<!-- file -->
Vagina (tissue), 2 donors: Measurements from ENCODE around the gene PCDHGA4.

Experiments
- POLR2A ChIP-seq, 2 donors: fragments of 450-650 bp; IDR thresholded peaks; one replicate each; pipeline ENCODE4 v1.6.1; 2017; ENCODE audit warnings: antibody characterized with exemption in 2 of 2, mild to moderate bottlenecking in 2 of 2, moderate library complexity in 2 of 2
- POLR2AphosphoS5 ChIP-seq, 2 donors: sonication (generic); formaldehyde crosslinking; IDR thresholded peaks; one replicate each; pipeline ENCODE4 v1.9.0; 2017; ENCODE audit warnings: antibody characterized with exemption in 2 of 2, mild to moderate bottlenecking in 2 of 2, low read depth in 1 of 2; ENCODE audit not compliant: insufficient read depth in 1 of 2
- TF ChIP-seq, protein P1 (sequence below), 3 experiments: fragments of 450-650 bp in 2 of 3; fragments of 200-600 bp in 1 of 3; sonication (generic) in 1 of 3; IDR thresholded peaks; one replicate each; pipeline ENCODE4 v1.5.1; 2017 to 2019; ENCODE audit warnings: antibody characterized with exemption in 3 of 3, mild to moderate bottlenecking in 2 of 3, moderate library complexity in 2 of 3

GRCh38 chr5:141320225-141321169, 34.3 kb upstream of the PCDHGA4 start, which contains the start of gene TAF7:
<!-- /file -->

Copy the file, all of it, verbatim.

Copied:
Vagina (tissue), 2 donors: Measurements from ENCODE around the gene PCDHGA4.

Experiments
- POLR2A ChIP-seq, 2 donors: fragments of 450-650 bp; IDR thresholded peaks; one replicate each; pipeline ENCODE4 v1.6.1; 2017; ENCODE audit warnings: antibody characterized with exemption in 2 of 2, mild to moderate bottlenecking in 2 of 2, moderate library complexity in 2 of 2
- POLR2AphosphoS5 ChIP-seq, 2 donors: sonication (generic); formaldehyde crosslinking; IDR thresholded peaks; one replicate each; pipeline ENCODE4 v1.9.0; 2017; ENCODE audit warnings: antibody characterized with exemption in 2 of 2, mild to moderate bottlenecking in 2 of 2, low read depth in 1 of 2; ENCODE audit not compliant: insufficient read depth in 1 of 2
- TF ChIP-seq, protein P1 (sequence below), 3 experiments: fragments of 450-650 bp in 2 of 3; fragments of 200-600 bp in 1 of 3; sonication (generic) in 1 of 3; IDR thresholded peaks; one replicate each; pipeline ENCODE4 v1.5.1; 2017 to 2019; ENCODE audit warnings: antibody characterized with exemption in 3 of 3, mild to moderate bottlenecking in 2 of 3, moderate library complexity in 2 of 3

GRCh38 chr5:141320225-141321169, 34.3 kb upstream of the PCDHGA4 start, which contains the start of gene TAF7: